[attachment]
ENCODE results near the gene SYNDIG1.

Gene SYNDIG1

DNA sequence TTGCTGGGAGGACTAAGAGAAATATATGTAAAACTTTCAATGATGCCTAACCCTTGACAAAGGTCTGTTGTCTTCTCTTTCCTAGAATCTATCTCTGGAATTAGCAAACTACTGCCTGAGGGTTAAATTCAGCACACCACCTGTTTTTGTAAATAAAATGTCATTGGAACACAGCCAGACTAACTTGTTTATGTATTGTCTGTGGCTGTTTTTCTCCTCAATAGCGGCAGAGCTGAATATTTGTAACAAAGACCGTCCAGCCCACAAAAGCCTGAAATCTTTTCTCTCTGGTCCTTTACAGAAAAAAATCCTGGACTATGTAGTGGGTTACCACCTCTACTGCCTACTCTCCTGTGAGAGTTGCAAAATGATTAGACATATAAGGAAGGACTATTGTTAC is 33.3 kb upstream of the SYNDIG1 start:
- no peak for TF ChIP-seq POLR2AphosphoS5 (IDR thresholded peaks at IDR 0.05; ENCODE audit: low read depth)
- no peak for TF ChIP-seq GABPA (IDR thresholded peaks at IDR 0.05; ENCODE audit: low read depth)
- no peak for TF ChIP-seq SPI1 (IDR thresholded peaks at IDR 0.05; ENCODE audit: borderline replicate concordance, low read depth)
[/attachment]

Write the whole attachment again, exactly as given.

ENCODE results near the gene SYNDIG1.

Gene SYNDIG1

DNA sequence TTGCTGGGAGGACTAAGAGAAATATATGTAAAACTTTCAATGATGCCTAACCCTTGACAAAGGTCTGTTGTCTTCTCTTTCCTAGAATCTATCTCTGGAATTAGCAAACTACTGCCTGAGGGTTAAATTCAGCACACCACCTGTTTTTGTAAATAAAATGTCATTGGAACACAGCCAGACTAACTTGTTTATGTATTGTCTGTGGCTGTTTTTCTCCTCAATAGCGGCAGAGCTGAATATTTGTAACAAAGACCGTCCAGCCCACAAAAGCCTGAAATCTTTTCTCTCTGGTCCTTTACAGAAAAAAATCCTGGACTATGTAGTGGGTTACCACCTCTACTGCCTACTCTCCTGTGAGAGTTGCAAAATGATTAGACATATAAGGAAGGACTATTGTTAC is 33.3 kb upstream of the SYNDIG1 start:
- no peak for TF ChIP-seq POLR2AphosphoS5 (IDR thresholded peaks at IDR 0.05; ENCODE audit: low read depth)
- no peak for TF ChIP-seq GABPA (IDR thresholded peaks at IDR 0.05; ENCODE audit: low read depth)
- no peak for TF ChIP-seq SPI1 (IDR thresholded peaks at IDR 0.05; ENCODE audit: borderline replicate concordance, low read depth)